Odd comment you left there, by the way.

  3. November 28, 2011 at 8:00 pm

    Still a risk to trump up a party that 41% would consider defecting to.

    The best strategy is to win the argument, sadly with the media we have it’s always a massively unlikely plan.

    • November 29, 2011 at 12:28 am

      I think it is noble that you believe the best strategy is to win the argument, but sadly it’s probably the case that parties during election time will stoop to some dirty depths to make short term gains on whatever constituency that presents itself to them. If that means Ed Miliband woos the Tory vote, that’s what they’ll do [http://eoin-clarke.blogspot.com/2011/11/ed-miliband-turns-his-back-on-more-that.html].

      A productive of short term-ist politics, or just not enough fire in the belly of our politicians? I’d say a little of both.

  4. November 28, 2011 at 9:25 pm

    @jamesg163 – well, the cost to the UK is more like £25m per day, based on the £57bn net cost over the period 2007-2013. In any case, the idea that the EU is slowly killing democracy is laughable. We’re neither more nor less democratic than we were when the franchise was at last made universal. The problem has never been the EU; the problem is that representative democracy generally does not provide much in the way of accountability – and those in power, whether of the EU or of our dear old Blighty, have ways of insulating themselves from ever being accountable. UKIP has no critique of this; it has an anti-EU hobbyhorse, the odd bit of anti-banker populism notwithstanding.

    As for over-spending by Labour being the cause of the debt crisis, that’s a laugh. Surely the worldwide economic recession is the cause of the ballooning debt, triggering, as it automatically does, rising spending (e.g. on unemployment benefit) and declining tax receipts? You can argue that Labour should have cut spending faster, as a result, but we’ve got a Tory government doing just that and it doesn’t seem to be helping matters. Perhaps you want to suggest that UKIP are likely to cut still faster? That’s what UKIP’s “What We Stand For” book says. I can see such a proposal going down like a cup of cold sick.

    Unlike the Left, UKIP don’t want tax increases on the wealthy, they want a flat-rate income tax, which disproportionately affects the poor. They want to attack public sector pensions, which they describe as “unfunded” and “generous”. In fact public sector pensions are pisspoor for the vast majority of workers, who are low paid, even in government service. And so on, and so on. This is why UKIP are widely regarded as right-wing shitbags. Which they are; or “unreconstructed Thatcherites” if one prefers (though Thatcher was, despite rhetoric, not implacable in her opposition to the EU). Or financially illiterate. Unlike UKIP.

    • November 29, 2011 at 12:32 am

      Too right, Dave. In fact I think I’ve been rather kind to Ukip today – I don’t write them off as a single issue party. They’re far worse than that. They’re the party of Daily Mail mythology, Victorian era divide-and-conquer social architects and the regurgitators of moral panic and folk devils.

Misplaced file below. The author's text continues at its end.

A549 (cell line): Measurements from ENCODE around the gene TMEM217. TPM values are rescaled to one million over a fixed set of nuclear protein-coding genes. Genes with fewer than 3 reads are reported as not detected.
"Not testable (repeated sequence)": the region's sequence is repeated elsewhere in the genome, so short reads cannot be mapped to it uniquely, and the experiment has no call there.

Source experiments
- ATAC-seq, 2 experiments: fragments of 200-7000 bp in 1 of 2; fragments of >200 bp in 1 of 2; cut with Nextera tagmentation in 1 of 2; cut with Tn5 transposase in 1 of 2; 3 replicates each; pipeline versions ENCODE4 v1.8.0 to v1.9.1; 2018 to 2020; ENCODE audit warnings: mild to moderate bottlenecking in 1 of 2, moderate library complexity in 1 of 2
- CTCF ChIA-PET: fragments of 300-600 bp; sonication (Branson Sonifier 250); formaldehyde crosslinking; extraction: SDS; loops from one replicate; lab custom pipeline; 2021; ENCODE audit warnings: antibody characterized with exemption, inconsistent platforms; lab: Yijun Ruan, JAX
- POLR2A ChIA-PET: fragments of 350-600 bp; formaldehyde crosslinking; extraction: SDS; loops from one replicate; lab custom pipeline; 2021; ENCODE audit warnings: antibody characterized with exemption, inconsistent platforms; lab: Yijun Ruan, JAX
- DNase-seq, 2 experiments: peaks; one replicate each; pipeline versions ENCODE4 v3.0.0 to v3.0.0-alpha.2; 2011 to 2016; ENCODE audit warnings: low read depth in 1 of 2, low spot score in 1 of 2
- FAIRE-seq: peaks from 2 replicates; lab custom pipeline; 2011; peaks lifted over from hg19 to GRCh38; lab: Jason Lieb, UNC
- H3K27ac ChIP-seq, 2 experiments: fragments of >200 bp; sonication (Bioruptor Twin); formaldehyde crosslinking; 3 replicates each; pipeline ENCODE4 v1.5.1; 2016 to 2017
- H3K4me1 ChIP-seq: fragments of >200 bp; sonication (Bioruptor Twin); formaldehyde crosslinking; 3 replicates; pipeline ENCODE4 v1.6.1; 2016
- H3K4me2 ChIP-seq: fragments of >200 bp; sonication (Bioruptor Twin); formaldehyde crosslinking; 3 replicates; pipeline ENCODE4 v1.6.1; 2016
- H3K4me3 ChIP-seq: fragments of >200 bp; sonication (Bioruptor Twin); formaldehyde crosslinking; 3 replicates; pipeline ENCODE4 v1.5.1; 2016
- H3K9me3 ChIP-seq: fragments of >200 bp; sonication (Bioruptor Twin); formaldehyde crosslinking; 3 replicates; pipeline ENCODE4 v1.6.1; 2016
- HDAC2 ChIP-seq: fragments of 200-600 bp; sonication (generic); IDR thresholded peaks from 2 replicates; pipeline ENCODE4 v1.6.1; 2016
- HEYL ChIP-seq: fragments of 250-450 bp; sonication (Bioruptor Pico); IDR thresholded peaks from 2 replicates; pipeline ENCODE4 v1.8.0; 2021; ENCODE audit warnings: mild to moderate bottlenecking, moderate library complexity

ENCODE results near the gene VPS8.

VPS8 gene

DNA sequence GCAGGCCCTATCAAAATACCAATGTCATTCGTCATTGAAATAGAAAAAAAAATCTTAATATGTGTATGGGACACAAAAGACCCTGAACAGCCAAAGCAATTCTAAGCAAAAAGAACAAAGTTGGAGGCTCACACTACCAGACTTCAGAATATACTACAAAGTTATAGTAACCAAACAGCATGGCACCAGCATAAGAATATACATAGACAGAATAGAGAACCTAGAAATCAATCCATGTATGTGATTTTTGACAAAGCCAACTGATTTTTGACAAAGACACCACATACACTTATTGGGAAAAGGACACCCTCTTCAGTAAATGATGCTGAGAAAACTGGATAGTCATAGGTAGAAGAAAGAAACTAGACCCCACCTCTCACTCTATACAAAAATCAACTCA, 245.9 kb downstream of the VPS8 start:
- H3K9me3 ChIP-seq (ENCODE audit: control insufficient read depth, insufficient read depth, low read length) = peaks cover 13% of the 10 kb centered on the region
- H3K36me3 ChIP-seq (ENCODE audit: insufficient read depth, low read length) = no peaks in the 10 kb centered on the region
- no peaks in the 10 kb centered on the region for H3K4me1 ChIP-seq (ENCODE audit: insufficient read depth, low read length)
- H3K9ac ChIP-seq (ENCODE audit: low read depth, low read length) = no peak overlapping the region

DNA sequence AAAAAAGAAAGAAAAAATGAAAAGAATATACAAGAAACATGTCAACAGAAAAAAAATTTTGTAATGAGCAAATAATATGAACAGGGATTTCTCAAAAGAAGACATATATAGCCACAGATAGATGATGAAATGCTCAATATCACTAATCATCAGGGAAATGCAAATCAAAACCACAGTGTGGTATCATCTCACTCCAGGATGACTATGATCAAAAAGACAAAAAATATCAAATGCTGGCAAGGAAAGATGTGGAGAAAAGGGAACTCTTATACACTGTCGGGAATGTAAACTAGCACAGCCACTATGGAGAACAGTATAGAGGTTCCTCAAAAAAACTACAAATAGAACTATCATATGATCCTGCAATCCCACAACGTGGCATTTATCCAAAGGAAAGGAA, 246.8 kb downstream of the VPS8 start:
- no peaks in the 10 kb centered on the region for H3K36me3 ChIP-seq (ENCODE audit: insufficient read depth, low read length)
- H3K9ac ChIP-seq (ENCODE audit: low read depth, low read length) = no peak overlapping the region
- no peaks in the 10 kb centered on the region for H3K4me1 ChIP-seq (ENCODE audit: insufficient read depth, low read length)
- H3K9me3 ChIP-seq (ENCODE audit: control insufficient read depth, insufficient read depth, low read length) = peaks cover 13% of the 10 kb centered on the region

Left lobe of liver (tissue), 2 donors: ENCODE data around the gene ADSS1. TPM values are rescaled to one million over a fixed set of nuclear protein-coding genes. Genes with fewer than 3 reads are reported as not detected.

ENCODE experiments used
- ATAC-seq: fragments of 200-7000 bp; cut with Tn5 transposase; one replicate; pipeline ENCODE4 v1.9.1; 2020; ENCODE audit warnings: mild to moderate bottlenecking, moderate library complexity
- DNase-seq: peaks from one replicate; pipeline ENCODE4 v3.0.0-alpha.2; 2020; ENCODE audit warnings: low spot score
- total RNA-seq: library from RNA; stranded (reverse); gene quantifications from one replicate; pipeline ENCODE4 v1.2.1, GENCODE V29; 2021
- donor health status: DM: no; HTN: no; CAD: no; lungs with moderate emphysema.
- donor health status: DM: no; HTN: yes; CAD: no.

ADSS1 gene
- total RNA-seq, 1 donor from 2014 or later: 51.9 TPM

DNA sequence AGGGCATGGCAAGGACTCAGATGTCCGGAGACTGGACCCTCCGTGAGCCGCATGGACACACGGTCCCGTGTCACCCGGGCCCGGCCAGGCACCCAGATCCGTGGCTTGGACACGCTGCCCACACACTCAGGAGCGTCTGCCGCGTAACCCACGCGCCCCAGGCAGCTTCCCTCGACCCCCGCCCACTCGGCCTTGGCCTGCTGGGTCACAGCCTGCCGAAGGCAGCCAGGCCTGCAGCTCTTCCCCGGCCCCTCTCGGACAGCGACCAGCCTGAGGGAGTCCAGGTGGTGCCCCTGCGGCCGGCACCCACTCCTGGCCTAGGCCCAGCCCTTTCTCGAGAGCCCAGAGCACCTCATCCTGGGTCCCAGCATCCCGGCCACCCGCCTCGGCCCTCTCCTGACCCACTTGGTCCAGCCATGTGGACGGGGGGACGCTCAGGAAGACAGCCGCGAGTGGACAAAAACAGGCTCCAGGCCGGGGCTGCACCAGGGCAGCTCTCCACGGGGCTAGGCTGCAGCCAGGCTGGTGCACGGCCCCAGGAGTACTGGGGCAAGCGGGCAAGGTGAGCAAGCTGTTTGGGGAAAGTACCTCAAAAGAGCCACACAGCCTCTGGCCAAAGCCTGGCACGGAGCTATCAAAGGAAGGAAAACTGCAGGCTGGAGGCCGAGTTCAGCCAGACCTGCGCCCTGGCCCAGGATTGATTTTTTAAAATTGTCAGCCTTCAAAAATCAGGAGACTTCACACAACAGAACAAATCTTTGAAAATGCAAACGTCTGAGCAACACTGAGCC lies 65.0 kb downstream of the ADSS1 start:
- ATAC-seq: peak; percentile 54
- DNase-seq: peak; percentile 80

5. paulinlancs
    November 29, 2011 at 3:32 pm

    Leaving aside what UKIP loyalists think and think they know – as it’s not that important in itself – the Left would do well to focus on the core bits of the EU that need reform because they are too rightwing:

    a) the CAP
    b) the neoliberal assumptions emerging first in the Stabilty & Growth Pact and now written into the Lisbon Treaty
    c) the independence from the EU parliament of the ECB, such that a social democratic EU parliament with teeth could focus the ECB on the facilitation of productive economies via (post) Keynesian monetary/fiscal management
    d) with b and c sorted, the political capacity to tell the Credit Rating Agencies and the vulture speculation industry where to stick it.

    These are the biggies. If CAP were reformed in favour of sustainable agriculture (actually by coincidence Monbiot’s quite good on it today), and if govt’s had the flexibility (post Euro collapse) to puruse social democratic economic courses, then we’d all be better off. UKIP’s stuff about waste blah blah is a sideshow, and the left needs to develop a coherent narrative about what does need doing so that UKIPery is indirectly exposed for the frivolous, populist bollox it is.

  6. November 29, 2011 at 4:24 pm

    As a union member I have actually read the UKIP Manifesto. It is very much ‘middle of the road’ and I am sure it will appeal to the great majority of the of British voters. UKIP has the major problem of being continually rubbished and shouted down by the the media of the political elite – in particular the BBC

  7. Edgar
    November 29, 2011 at 7:00 pm

    I have also read the UKIP manifesto and it was obviously produced by either a) Drunk aristocrats and their gardeners or B) Aliens from the planet Boadicia Iceni.

    I take a rather cynical view of Tory Euro skepticism. Judge them by what they do and never ever by what they say. What they say is strictly for the ears of their moronic voting base, what they do is stuff their moronic voting base don’t notice. So on the EU they talk tough but deliver pro EU policies every time. No Tory leader is ever foing to leave the EU, will never happen.

  8. November 29, 2011 at 10:58 pm

    Yes, Mick of Orpington is obviously a UKIP troll or just plain stupid. I mean, agree with the manifesto – but call it moderate? They’re extreme Tories, are you taking the piss?

    Not quite sure why being a union member is relevant to reading the UKIP manifesto.